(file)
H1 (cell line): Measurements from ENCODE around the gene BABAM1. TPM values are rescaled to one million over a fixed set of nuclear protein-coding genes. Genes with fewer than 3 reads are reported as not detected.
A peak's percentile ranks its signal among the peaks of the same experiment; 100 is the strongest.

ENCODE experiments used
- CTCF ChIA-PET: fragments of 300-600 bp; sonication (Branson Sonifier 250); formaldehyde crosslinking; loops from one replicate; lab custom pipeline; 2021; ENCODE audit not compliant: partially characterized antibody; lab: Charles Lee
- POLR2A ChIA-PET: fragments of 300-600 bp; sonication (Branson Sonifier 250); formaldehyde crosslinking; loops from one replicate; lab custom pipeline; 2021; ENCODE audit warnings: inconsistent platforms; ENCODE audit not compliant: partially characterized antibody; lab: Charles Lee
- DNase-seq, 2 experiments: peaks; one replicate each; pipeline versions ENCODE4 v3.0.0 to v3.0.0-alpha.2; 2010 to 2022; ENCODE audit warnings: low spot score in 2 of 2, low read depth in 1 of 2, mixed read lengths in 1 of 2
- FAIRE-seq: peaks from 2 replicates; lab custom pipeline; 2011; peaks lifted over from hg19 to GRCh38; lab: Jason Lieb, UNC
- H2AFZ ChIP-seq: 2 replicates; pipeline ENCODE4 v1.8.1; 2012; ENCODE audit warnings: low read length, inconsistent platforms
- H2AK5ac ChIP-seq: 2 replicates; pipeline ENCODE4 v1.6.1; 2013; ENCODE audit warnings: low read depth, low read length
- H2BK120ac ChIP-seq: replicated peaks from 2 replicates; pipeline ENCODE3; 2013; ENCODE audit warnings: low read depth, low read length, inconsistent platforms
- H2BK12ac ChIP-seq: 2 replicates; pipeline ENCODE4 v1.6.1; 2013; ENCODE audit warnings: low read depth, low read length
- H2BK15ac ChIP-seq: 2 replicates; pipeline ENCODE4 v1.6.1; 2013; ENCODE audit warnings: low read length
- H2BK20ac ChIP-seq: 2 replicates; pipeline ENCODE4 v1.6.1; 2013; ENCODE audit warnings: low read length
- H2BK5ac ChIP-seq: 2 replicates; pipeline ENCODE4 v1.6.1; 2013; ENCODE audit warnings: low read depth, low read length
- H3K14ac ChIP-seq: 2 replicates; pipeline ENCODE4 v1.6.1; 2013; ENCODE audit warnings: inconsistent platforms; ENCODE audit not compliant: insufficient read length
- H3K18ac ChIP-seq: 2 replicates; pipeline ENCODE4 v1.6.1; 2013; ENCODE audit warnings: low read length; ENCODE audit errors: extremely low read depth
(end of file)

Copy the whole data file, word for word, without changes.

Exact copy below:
H1 (cell line): Measurements from ENCODE around the gene BABAM1. TPM values are rescaled to one million over a fixed set of nuclear protein-coding genes. Genes with fewer than 3 reads are reported as not detected.
A peak's percentile ranks its signal among the peaks of the same experiment; 100 is the strongest.

ENCODE experiments used
- CTCF ChIA-PET: fragments of 300-600 bp; sonication (Branson Sonifier 250); formaldehyde crosslinking; loops from one replicate; lab custom pipeline; 2021; ENCODE audit not compliant: partially characterized antibody; lab: Charles Lee
- POLR2A ChIA-PET: fragments of 300-600 bp; sonication (Branson Sonifier 250); formaldehyde crosslinking; loops from one replicate; lab custom pipeline; 2021; ENCODE audit warnings: inconsistent platforms; ENCODE audit not compliant: partially characterized antibody; lab: Charles Lee
- DNase-seq, 2 experiments: peaks; one replicate each; pipeline versions ENCODE4 v3.0.0 to v3.0.0-alpha.2; 2010 to 2022; ENCODE audit warnings: low spot score in 2 of 2, low read depth in 1 of 2, mixed read lengths in 1 of 2
- FAIRE-seq: peaks from 2 replicates; lab custom pipeline; 2011; peaks lifted over from hg19 to GRCh38; lab: Jason Lieb, UNC
- H2AFZ ChIP-seq: 2 replicates; pipeline ENCODE4 v1.8.1; 2012; ENCODE audit warnings: low read length, inconsistent platforms
- H2AK5ac ChIP-seq: 2 replicates; pipeline ENCODE4 v1.6.1; 2013; ENCODE audit warnings: low read depth, low read length
- H2BK120ac ChIP-seq: replicated peaks from 2 replicates; pipeline ENCODE3; 2013; ENCODE audit warnings: low read depth, low read length, inconsistent platforms
- H2BK12ac ChIP-seq: 2 replicates; pipeline ENCODE4 v1.6.1; 2013; ENCODE audit warnings: low read depth, low read length
- H2BK15ac ChIP-seq: 2 replicates; pipeline ENCODE4 v1.6.1; 2013; ENCODE audit warnings: low read length
- H2BK20ac ChIP-seq: 2 replicates; pipeline ENCODE4 v1.6.1; 2013; ENCODE audit warnings: low read length
- H2BK5ac ChIP-seq: 2 replicates; pipeline ENCODE4 v1.6.1; 2013; ENCODE audit warnings: low read depth, low read length
- H3K14ac ChIP-seq: 2 replicates; pipeline ENCODE4 v1.6.1; 2013; ENCODE audit warnings: inconsistent platforms; ENCODE audit not compliant: insufficient read length
- H3K18ac ChIP-seq: 2 replicates; pipeline ENCODE4 v1.6.1; 2013; ENCODE audit warnings: low read length; ENCODE audit errors: extremely low read depth